2017 Budget – Govt Needs U.S.$181 Million for Vaccines

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Nigeria will need to source extra $181 million to pay for vaccines in 2017 and 2018, analysis has shown.

That’s around N57b, nearly four times the N12.8b appropriated for vaccines this year excluding cost of distribution, maintenance and other logistics until they are used.

Vaccine procurement for 2017 and 2018 is estimated to cost a total $264 million, out of which $83 million is confirmed from international partners.

The Immunization Partners, a coalition of civil society groups pushing for sustained vaccine financing, called on Thursday for the funding gap of $181m to be figured into the 2017 budget to create sufficient time to order vaccines for nearly 7 million children born yearly who will need vaccination.

Lives would be lost to preventable diseases if the funds are not provided,” said Edwin Ikhuoria, country representative for ONE campaign.

“Boko Haram may have killed up to 20,000 but every year 750,000 children die in Nigeria, and you don’t think it is an emergency?”

“If we must keep these kids from dying, this is very important. The government of the day must demonstrate commitment to say every life matters,” Ikhuoria noted.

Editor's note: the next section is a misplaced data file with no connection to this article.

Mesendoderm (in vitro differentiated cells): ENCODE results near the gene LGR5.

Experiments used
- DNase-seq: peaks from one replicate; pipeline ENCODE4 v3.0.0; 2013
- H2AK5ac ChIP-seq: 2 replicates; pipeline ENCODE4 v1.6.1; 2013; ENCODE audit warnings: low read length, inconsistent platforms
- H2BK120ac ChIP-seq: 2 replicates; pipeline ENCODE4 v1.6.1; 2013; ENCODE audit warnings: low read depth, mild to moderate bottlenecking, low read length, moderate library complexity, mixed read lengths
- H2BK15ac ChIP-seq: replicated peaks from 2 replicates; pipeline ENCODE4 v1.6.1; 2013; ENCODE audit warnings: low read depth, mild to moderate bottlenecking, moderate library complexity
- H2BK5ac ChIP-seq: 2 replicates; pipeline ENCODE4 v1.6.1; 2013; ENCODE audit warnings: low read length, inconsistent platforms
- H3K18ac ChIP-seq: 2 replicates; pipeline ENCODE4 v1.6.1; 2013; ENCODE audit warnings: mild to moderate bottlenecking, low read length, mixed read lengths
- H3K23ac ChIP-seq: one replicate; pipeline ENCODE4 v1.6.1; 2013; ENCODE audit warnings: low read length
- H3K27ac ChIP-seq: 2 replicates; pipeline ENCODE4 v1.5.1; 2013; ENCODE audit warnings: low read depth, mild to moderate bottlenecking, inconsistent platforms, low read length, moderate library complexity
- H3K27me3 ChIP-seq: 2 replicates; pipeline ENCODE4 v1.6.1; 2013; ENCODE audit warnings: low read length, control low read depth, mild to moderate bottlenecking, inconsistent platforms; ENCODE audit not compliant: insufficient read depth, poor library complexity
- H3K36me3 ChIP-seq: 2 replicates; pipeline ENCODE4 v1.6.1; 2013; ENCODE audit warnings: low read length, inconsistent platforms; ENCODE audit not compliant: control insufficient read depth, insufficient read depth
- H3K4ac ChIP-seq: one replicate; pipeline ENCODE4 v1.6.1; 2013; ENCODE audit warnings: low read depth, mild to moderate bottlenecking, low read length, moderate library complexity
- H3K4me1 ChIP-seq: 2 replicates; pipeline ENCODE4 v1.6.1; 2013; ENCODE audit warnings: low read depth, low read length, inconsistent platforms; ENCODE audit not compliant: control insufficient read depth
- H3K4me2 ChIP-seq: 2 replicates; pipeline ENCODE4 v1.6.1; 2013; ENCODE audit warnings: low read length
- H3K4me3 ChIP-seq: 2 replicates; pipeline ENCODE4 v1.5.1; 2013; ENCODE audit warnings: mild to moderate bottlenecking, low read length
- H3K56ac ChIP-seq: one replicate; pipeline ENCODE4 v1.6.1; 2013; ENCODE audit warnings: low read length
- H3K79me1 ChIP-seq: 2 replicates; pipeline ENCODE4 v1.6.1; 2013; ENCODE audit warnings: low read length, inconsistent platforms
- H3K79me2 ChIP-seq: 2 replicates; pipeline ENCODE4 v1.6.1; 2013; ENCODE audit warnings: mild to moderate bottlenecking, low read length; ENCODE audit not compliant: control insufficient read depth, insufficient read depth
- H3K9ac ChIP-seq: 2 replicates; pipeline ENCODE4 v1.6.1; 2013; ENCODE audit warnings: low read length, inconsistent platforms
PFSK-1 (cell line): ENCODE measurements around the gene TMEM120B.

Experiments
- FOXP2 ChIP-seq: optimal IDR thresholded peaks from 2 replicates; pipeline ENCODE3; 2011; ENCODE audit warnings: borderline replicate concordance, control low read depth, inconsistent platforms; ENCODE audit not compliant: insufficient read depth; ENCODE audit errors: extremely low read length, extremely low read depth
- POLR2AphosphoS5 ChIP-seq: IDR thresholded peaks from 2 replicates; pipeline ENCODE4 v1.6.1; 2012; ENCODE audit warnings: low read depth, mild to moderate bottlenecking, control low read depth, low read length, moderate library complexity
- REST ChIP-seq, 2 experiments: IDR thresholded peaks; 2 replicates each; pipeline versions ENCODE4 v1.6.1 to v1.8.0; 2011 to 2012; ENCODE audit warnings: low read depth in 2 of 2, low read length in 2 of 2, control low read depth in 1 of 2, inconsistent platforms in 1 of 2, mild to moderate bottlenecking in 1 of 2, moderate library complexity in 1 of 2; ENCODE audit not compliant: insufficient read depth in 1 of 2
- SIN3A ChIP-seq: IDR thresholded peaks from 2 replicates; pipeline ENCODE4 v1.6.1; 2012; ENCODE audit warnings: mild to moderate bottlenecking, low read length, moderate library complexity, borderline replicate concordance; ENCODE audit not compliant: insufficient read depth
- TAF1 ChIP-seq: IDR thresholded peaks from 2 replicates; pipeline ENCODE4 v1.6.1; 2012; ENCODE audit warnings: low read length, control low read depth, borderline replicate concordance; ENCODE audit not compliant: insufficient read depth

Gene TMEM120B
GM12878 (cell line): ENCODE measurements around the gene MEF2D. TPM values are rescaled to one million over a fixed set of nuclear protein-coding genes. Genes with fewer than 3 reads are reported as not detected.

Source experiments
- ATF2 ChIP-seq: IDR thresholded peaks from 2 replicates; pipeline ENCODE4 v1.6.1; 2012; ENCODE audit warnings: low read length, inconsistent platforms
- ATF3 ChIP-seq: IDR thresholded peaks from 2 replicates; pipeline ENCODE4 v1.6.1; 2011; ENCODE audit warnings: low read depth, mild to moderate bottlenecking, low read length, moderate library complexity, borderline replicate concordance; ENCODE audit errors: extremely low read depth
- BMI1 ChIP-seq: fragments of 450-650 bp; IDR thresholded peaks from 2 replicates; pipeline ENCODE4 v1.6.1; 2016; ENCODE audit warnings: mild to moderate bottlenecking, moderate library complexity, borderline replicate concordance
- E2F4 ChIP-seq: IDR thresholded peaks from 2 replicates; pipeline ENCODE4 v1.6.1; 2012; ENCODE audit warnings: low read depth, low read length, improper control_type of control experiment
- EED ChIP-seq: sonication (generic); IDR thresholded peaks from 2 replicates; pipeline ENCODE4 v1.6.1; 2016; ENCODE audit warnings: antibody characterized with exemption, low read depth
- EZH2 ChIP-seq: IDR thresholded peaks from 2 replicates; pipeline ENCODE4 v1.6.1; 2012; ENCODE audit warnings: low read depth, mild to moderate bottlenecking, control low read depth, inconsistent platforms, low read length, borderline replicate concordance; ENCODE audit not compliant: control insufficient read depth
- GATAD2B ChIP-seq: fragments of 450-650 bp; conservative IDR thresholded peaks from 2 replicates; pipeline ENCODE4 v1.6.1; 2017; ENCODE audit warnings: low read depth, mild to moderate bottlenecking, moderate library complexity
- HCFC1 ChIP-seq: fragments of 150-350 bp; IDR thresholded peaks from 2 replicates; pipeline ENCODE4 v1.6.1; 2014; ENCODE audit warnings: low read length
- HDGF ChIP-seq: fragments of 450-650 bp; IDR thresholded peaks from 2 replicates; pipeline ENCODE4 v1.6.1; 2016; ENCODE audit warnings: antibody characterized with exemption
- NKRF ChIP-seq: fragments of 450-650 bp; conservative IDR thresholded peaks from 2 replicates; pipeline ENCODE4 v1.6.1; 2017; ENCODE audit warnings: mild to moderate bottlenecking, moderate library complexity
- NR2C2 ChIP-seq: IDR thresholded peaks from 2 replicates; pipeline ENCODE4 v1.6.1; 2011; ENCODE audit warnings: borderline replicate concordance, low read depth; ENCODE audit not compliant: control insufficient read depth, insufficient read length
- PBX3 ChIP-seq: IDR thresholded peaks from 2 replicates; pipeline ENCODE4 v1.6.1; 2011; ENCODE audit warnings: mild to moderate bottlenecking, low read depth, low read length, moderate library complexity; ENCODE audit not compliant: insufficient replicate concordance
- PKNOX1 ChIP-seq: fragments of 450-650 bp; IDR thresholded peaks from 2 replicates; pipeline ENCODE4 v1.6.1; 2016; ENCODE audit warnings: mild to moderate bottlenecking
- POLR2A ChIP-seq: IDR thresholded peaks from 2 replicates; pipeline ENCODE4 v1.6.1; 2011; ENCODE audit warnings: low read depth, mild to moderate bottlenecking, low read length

“We are looking at vaccines for 7million children. It takes a minimum of six months for you to order,” said Chika Offor, head of Vaccine Network, a member of the coalition.

“If you have to order in advance, you have to prepare early. We cannot afford to have stock out of any vaccine. It is important that we start now.”

Laz Eze, senior technical manager for Direct Consulting and Logistics, said after using up immunization-support loans and credit from international donors, Nigeria still had to raise the balance.

“All the available funds have been put together to come up with $83m. What we need to bring out to fill the gap is $181m, and that has to be appropriated,” Eze said.

The vaccines in routine immunization help protect children against diseases such as, polio, tuberculosis, hepatitis B, measles, yellow fever, pneumonia, tetanus, diphtheria, whooping cough, and influenza.

SOURCE: DailyTrust

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